• [[1]] and [[10]] are quantifiers which define the minimum and maximum number of words allowed between the two search terms to return a match
  • Using [[1]] as the minimum would mean that any instances where the two words were adjacent would not be considered a match
  • You would need to use [[0]] instead
  • NOTE – Be sure to remove the brackets [[ ]] when inserting search terms and choosing quantifiers

Variation 2

Variation 2
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// Variation 2 - Full string
b(?:[[term-1]]W+(?:w+W+){[[1]],[[10]]}?[[term-2]]|[[term-2]]W+(?:w+W+){[[1]],[[10]]}?[[term-1]])b
 
// Breakdown of regex
  b                  // Opening word boundary
  (?:                 // Open non-marking sub-expression
          [[term-1]]      // Search Term 1
    W+               // Any NON-alphanumeric character (W) with one or more repetitions (+)
    (?:               // Open non-marking sub-expression
      w+             // Any alphanumeric character (w) with one or more repetitions (+)
      W+             // Any NON-alphanumeric character (W) with one or more repetitions (+)
    )                 // Close non-marking sub-expression
    {                 // Open definition of min/max words between search terms
          [[1]],          // Quantifier - minimum # of words between search terms
          [[10]]          // Quantifier - maximum # of words between search terms
    }?                // Close definition of min/max words between search terms
          [[term-2]]      // Search Term 2
    |                 // OR Operator
          [[term-2]]      // Search Term 2
    W+               // Any NON-alphanumeric character (W) with one or more repetitions (+)
    (?:               // Open non-marking sub-expression
      w+             // Any alphanumeric character (w) with one or more repetitions (+)
      W+             // Any NON-alphanumeric character (W) with one or more repetitions (+)
    )                 // Close non-marking sub-expression
    {                 // Open definition of min/max words between search terms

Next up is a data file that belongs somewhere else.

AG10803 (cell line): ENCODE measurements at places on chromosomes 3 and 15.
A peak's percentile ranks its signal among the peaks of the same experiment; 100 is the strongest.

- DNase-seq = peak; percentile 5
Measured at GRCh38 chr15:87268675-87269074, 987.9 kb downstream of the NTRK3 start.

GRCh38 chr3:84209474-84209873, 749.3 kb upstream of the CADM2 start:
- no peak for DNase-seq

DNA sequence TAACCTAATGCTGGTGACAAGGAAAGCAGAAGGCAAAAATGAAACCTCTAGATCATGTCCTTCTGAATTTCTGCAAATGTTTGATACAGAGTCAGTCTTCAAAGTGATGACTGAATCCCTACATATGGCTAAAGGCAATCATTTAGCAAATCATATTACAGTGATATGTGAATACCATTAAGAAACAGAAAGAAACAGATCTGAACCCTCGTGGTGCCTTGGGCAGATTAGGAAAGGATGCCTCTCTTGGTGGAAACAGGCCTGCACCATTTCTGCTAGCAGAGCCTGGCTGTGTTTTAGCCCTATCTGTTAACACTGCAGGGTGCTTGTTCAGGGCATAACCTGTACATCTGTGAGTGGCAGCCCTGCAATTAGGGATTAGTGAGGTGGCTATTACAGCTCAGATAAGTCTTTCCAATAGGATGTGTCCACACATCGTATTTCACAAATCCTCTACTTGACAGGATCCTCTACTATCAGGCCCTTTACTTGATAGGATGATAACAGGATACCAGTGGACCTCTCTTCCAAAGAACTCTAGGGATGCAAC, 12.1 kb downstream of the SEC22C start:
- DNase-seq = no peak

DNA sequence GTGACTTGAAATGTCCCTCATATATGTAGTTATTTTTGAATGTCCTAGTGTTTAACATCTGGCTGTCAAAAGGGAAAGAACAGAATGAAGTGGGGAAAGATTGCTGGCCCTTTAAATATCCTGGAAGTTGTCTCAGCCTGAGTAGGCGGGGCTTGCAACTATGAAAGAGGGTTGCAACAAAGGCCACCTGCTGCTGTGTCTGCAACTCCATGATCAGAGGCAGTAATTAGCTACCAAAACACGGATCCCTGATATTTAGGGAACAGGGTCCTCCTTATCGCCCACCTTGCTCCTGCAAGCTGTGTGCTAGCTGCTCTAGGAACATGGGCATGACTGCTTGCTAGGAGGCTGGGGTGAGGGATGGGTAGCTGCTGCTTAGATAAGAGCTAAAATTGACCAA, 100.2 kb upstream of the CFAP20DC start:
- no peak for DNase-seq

[[1]],          // Quantifier - minimum # of words between search terms
          [[10]]          // Quantifier - maximum # of words between search terms
    }?                // Close definition of min/max words between search terms
          [[term-1]]      // Search Term 1
  )                   // Close non-marking sub-expression
  b                  // Closing word boundary
 
// NOTE: Be sure to remove the [[brackets]] when inserting
//        both your search terms and qualifiers

Same as above, but will find the terms regardless of which order they are in –

  • Variation 1 will only return instances where [[term-1]] comes before [[term-2]]
  • Variation 2 essentially just adds an OR and then repeats the search string with the [[term-]]values flip-flopped

Variation 3

Variation 3
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// Variation 3 - Full string
b([[term-1]]|[[term-2]]|[[term-3]])(?:W+w+){[[1]],[[10]]}?W+([[term-1]]|[[term-2]]|[[term-3]])b
 
// Breakdown of regex
  b                  // Opening word boundary
  (                   // Open group of Search Terms
          [[term-1]]      // Search Term N
    |                 // OR Operator
          [[term-2]]      // Search Term N
    |                 // OR Operator
          [[term-3]]      // Search Term N
  )                   // Close group of Search Terms
  (?:                 // Open non-marking sub-expression
    w+               // Any alphanumeric character (w) with one or more repetitions (+)
    W+               // Any NON-alphanumeric character (W) with one or more repetitions (+)
  )                   // Close non-marking sub-expression
  {                   // Open definition of min/max words between search terms
          [[1]],         // Quantifier - minimum # of words between search terms
          [[10]]         // Quantifier - maximum # of words between search terms
  }                   // Close definition of min/max words between search terms